• Joseph,

        I am sad to say I have witnessed this discrimination and poor treatment far too many times and it is heartbreaking. It takes great fortitude to endure and to respond to such ignorance with compassion. I appreciate your kindness and hope it is often returned to you.

        What I like about the Rosetta Stone is the repetition and instant feedback. You can also just imitate good speakers in radio and TV. Listen and try to sound like them as you repeat what they say. As children we learn mostly by imitating and it is very effective.

        I wish you all the best!
        Jocelyn

      • Joseph Thelamour said:

        Another thing I do a lot is reading. I read a lot of books that seems to help a lot.

      • Joseph Thelamour said:

        Thank you Jocelyn, I will keep that in mind, I think it would help me by imatating others on TV and radio. I just cannot understand how you have individual capable to speak three languages and able to speak them without an accent. I think it’s a gift. I have some friends that’s like that..

    • AND, that is the truth. Some people seem to have a gift for it!

  50. iam 24yr old female with pronounciation problem.people find it difficult to understand my language even in my mother tongue.i got less scores in ielts because of this problem in ielts.kindly answer.my voice is shaky and vibrating kind.

    • Hi There,

      As I said in the response above to Joseph, you will need to take an ESL (English as a Second Language)program in classes, work with a teacher, or perhaps try something like Rosetta Stone — a program you can use on your computer. http://www.rosettastone.com You will help the shakiness in your voice by standing tall and energized in your posture, by breathing deeply, and by speaking in a calm, steady way.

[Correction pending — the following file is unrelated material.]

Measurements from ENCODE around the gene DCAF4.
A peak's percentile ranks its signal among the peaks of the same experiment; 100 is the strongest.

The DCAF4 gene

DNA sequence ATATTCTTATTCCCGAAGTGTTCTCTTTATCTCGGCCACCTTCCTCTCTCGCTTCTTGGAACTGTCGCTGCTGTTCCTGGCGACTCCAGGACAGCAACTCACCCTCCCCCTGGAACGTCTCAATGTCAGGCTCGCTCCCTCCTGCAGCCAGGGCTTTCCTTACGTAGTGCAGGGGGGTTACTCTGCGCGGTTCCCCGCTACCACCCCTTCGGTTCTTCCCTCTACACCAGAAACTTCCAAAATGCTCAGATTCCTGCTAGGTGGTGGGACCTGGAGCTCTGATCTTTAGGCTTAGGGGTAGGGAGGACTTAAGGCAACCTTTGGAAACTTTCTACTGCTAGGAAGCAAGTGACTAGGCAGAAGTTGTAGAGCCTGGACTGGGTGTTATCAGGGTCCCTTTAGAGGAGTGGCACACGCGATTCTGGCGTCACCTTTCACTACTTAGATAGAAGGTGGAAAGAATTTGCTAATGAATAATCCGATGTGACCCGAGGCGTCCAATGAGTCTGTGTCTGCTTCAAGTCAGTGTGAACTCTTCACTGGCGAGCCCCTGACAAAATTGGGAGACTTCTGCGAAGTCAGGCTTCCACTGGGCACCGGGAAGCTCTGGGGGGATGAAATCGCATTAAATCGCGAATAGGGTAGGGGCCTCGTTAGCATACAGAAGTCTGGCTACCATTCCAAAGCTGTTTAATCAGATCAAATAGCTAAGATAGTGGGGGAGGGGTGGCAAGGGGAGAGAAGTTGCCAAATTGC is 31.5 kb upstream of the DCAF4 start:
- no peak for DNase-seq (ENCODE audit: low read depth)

51. I have two kids who may have ADHD , they are so loud ! They have speech delay , they did not talk in full sentences unti 4 and were not understood until they were 6 … Now they speak English with a bad accent! They were born in Canada they should not be speaking like foreigners ! Can speech therapy help ? They are 8 and 10… They did have few blocks of speech therapy through the school and a govt funded program …

    • Hi There,

      I am so sorry I did not respond sooner — there have been circumstances that prevented.

      The volume is clearly related to a very high energy. I would suggest work with the breath, which will help with all kinds of things.

      Speech therapy will definitely help with what you are calling a bad accent. The practitioner should be able to help with the breathing work as well.

      Something like karate could also help them regulate their energy. While there is a time in the practice for strong outflow of voice and power, there is also an incredible development of self-control, timing and respect.

      Best,
      Jocelyn

  52. When I speak its like I have excess spit in my mouth? LIke when I speak and particularly when I say things like ‘she’ or other things with sh in it it sounds slushy? Its really irritating and I deteste it, is there anything I can do to help it or anything? Thanks

    • I recommend seeing a doctor to get help determining what is producing the excess saliva. I have written some responses to questions about excess saliva — perhaps you could read those in the archives? It could help you to slow down, give yourself time to swallow and breathe through your mouth. A speech therapist might also have some helpful practices for your specific issues.

      Best,
      Jocelyn

  53. David Hughes said: